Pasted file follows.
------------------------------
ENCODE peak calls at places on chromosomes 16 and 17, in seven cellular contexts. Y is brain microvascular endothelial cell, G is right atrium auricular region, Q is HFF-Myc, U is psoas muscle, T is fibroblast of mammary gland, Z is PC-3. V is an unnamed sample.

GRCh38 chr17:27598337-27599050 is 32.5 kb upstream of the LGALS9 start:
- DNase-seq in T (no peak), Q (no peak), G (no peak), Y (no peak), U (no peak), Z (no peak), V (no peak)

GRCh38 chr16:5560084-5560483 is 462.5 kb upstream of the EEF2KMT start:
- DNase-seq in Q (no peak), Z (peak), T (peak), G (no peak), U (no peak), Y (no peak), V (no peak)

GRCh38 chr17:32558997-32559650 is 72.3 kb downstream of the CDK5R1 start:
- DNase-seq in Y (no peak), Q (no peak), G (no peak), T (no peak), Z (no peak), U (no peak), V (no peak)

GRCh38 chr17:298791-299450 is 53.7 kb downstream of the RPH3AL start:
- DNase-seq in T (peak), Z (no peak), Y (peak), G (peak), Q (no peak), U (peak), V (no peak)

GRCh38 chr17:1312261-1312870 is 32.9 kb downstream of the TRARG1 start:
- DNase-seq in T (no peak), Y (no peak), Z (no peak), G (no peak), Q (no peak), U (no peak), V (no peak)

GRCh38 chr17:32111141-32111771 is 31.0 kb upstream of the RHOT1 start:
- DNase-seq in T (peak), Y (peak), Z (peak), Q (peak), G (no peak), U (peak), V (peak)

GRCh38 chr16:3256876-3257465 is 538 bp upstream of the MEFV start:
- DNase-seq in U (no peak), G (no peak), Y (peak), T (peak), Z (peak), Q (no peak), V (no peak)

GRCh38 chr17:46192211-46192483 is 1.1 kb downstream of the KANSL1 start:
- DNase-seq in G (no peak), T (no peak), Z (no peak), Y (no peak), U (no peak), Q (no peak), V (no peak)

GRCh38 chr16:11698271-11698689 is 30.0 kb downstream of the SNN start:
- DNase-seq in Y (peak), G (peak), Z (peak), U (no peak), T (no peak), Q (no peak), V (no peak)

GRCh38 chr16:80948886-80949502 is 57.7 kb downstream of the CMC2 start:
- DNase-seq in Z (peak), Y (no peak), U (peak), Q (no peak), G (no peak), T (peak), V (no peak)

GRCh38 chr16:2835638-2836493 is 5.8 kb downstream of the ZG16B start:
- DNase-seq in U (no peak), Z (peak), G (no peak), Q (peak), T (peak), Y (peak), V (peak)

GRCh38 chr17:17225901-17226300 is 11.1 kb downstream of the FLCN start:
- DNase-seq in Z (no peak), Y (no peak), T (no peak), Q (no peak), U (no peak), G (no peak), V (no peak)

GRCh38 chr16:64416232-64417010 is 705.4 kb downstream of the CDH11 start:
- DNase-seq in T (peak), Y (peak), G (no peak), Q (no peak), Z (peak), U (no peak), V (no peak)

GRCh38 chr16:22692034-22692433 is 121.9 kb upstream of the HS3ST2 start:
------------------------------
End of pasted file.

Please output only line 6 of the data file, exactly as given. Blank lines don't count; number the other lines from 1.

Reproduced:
GRCh38 chr17:32558997-32559650 is 72.3 kb downstream of the CDK5R1 start: